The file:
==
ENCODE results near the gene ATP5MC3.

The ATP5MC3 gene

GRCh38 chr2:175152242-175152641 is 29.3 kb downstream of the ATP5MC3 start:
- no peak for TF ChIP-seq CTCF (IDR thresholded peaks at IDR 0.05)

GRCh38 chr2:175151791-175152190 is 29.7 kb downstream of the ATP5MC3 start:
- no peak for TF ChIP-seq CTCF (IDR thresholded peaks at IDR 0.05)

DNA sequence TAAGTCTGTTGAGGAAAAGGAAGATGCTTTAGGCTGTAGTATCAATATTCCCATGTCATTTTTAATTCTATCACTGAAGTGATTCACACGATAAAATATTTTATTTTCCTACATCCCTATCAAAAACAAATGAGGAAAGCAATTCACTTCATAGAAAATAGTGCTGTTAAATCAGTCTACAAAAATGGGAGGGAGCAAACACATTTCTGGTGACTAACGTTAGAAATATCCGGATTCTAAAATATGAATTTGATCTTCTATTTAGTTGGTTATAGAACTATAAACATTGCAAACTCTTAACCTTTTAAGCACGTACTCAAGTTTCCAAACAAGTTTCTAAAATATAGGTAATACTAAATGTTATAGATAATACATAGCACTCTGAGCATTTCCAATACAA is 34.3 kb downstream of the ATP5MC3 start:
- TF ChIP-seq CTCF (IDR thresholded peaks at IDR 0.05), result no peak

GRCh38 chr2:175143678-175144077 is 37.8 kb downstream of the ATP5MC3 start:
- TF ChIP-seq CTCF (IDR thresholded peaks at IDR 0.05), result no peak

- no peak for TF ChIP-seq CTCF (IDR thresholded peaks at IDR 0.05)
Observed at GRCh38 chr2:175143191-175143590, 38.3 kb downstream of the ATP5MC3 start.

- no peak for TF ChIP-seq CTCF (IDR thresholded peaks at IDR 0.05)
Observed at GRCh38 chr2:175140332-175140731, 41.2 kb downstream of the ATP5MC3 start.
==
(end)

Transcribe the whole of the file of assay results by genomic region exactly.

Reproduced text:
ENCODE results near the gene ATP5MC3.

The ATP5MC3 gene

GRCh38 chr2:175152242-175152641 is 29.3 kb downstream of the ATP5MC3 start:
- no peak for TF ChIP-seq CTCF (IDR thresholded peaks at IDR 0.05)

GRCh38 chr2:175151791-175152190 is 29.7 kb downstream of the ATP5MC3 start:
- no peak for TF ChIP-seq CTCF (IDR thresholded peaks at IDR 0.05)

DNA sequence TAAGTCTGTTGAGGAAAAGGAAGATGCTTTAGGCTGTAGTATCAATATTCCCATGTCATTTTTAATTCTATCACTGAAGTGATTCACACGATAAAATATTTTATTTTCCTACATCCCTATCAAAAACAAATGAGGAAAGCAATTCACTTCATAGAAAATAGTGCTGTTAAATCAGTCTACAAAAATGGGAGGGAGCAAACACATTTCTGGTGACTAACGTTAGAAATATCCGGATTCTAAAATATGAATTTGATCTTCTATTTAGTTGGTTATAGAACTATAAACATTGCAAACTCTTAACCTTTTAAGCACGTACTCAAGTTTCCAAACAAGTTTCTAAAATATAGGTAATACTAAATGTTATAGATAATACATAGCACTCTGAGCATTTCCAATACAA is 34.3 kb downstream of the ATP5MC3 start:
- TF ChIP-seq CTCF (IDR thresholded peaks at IDR 0.05), result no peak

GRCh38 chr2:175143678-175144077 is 37.8 kb downstream of the ATP5MC3 start:
- TF ChIP-seq CTCF (IDR thresholded peaks at IDR 0.05), result no peak

- no peak for TF ChIP-seq CTCF (IDR thresholded peaks at IDR 0.05)
Observed at GRCh38 chr2:175143191-175143590, 38.3 kb downstream of the ATP5MC3 start.

- no peak for TF ChIP-seq CTCF (IDR thresholded peaks at IDR 0.05)
Observed at GRCh38 chr2:175140332-175140731, 41.2 kb downstream of the ATP5MC3 start.